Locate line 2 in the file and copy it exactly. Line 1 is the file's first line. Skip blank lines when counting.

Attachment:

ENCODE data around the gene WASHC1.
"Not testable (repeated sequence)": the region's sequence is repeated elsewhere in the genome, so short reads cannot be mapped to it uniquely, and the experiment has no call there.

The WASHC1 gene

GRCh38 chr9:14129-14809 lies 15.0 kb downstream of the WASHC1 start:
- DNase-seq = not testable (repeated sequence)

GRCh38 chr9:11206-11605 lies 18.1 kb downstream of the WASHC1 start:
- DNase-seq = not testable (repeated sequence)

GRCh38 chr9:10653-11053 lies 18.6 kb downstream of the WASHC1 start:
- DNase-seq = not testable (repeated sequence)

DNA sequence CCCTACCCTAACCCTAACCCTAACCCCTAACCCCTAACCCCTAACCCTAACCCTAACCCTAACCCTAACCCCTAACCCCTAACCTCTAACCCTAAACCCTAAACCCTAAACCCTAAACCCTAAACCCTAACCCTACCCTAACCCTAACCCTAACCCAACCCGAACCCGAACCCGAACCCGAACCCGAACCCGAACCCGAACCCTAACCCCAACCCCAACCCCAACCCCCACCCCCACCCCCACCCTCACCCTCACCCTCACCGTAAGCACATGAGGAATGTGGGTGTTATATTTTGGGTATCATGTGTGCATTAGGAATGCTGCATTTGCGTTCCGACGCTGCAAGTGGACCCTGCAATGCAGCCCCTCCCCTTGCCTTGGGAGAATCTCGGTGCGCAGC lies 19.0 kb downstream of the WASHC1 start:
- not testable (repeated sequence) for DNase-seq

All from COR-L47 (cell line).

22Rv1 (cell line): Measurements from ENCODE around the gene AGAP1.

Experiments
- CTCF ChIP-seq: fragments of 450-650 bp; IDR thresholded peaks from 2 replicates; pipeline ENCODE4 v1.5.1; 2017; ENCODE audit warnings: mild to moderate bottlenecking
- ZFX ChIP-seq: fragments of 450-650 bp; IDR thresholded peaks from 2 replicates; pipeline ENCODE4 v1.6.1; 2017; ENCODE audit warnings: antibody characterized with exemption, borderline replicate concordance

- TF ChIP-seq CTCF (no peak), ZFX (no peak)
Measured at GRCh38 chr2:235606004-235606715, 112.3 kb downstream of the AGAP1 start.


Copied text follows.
"Not testable (repeated sequence)": the region's sequence is repeated elsewhere in the genome, so short reads cannot be mapped to it uniquely, and the experiment has no call there.